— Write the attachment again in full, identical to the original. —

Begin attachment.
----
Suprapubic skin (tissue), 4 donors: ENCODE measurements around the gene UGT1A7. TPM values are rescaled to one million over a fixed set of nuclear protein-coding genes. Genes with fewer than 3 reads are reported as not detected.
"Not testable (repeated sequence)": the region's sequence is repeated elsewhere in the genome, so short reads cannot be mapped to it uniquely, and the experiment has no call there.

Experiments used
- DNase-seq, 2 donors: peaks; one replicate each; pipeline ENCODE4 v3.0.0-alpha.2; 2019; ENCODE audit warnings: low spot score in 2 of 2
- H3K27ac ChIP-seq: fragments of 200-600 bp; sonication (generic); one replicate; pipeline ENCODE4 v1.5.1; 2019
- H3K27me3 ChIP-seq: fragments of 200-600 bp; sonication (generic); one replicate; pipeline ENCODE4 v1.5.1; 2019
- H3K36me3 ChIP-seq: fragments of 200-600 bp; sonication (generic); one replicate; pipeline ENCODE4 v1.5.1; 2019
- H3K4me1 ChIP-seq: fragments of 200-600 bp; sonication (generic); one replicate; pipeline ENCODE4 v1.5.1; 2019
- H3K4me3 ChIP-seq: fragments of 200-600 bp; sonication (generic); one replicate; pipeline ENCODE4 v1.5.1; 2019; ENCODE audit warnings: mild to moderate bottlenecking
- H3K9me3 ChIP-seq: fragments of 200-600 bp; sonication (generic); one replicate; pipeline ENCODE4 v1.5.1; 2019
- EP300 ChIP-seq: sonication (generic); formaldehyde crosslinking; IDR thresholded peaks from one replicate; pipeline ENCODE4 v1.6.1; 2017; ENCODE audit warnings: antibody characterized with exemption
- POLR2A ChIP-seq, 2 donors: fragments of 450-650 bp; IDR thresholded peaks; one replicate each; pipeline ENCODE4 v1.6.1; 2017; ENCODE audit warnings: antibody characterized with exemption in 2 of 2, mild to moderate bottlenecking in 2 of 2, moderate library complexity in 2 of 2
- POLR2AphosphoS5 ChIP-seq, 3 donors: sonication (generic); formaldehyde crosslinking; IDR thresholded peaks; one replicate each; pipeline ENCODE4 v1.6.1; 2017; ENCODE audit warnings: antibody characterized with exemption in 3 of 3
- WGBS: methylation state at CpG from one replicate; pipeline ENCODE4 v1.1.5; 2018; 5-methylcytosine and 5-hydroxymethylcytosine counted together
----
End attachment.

Suprapubic skin (tissue), 4 donors: ENCODE measurements around the gene UGT1A7. TPM values are rescaled to one million over a fixed set of nuclear protein-coding genes. Genes with fewer than 3 reads are reported as not detected.
"Not testable (repeated sequence)": the region's sequence is repeated elsewhere in the genome, so short reads cannot be mapped to it uniquely, and the experiment has no call there.

Experiments used
- DNase-seq, 2 donors: peaks; one replicate each; pipeline ENCODE4 v3.0.0-alpha.2; 2019; ENCODE audit warnings: low spot score in 2 of 2
- H3K27ac ChIP-seq: fragments of 200-600 bp; sonication (generic); one replicate; pipeline ENCODE4 v1.5.1; 2019
- H3K27me3 ChIP-seq: fragments of 200-600 bp; sonication (generic); one replicate; pipeline ENCODE4 v1.5.1; 2019
- H3K36me3 ChIP-seq: fragments of 200-600 bp; sonication (generic); one replicate; pipeline ENCODE4 v1.5.1; 2019
- H3K4me1 ChIP-seq: fragments of 200-600 bp; sonication (generic); one replicate; pipeline ENCODE4 v1.5.1; 2019
- H3K4me3 ChIP-seq: fragments of 200-600 bp; sonication (generic); one replicate; pipeline ENCODE4 v1.5.1; 2019; ENCODE audit warnings: mild to moderate bottlenecking
- H3K9me3 ChIP-seq: fragments of 200-600 bp; sonication (generic); one replicate; pipeline ENCODE4 v1.5.1; 2019
- EP300 ChIP-seq: sonication (generic); formaldehyde crosslinking; IDR thresholded peaks from one replicate; pipeline ENCODE4 v1.6.1; 2017; ENCODE audit warnings: antibody characterized with exemption
- POLR2A ChIP-seq, 2 donors: fragments of 450-650 bp; IDR thresholded peaks; one replicate each; pipeline ENCODE4 v1.6.1; 2017; ENCODE audit warnings: antibody characterized with exemption in 2 of 2, mild to moderate bottlenecking in 2 of 2, moderate library complexity in 2 of 2
- POLR2AphosphoS5 ChIP-seq, 3 donors: sonication (generic); formaldehyde crosslinking; IDR thresholded peaks; one replicate each; pipeline ENCODE4 v1.6.1; 2017; ENCODE audit warnings: antibody characterized with exemption in 3 of 3
- WGBS: methylation state at CpG from one replicate; pipeline ENCODE4 v1.1.5; 2018; 5-methylcytosine and 5-hydroxymethylcytosine counted together